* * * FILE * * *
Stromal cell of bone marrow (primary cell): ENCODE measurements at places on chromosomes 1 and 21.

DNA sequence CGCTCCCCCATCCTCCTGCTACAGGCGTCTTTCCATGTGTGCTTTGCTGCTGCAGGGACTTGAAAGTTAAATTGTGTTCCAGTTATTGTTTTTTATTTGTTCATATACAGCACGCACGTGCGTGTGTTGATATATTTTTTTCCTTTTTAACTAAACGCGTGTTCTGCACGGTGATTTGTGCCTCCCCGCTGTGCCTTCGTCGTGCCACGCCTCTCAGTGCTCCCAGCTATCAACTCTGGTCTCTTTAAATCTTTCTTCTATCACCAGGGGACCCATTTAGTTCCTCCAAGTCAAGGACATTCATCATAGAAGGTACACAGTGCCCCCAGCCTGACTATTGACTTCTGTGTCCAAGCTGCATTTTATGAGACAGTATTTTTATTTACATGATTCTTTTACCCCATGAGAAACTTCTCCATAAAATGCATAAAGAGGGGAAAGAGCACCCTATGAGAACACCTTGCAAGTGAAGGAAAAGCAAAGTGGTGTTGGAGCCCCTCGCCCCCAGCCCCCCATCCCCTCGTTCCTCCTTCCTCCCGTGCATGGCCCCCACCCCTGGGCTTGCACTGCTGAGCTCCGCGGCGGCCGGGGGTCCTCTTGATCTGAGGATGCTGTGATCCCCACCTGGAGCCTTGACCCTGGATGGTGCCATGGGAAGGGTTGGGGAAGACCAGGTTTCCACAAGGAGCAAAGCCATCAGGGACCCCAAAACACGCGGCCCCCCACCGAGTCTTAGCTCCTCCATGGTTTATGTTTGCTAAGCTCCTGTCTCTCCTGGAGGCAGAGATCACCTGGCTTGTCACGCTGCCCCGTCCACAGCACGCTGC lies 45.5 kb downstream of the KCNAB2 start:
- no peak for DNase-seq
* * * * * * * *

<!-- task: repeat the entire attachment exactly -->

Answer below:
Stromal cell of bone marrow (primary cell): ENCODE measurements at places on chromosomes 1 and 21.

DNA sequence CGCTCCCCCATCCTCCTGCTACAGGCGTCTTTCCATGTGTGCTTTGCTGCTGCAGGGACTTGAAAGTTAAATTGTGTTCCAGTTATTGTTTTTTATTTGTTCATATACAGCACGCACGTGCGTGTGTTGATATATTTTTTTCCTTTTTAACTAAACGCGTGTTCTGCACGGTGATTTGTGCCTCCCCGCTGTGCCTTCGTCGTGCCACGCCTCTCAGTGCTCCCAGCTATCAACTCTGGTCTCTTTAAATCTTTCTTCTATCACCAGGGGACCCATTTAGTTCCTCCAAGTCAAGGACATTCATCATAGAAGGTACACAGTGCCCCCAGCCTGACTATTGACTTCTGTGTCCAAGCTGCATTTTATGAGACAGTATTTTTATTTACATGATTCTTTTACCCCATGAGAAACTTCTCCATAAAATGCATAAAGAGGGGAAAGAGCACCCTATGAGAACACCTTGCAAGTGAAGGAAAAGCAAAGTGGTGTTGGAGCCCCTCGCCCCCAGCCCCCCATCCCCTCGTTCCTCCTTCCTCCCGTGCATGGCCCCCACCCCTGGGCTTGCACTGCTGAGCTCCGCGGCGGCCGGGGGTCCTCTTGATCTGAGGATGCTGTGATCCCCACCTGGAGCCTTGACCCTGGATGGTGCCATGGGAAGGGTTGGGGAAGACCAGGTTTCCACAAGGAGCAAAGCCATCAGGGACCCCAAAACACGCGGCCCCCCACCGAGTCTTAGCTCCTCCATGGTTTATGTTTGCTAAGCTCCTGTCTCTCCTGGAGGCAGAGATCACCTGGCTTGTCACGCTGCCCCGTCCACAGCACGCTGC lies 45.5 kb downstream of the KCNAB2 start:
- no peak for DNase-seq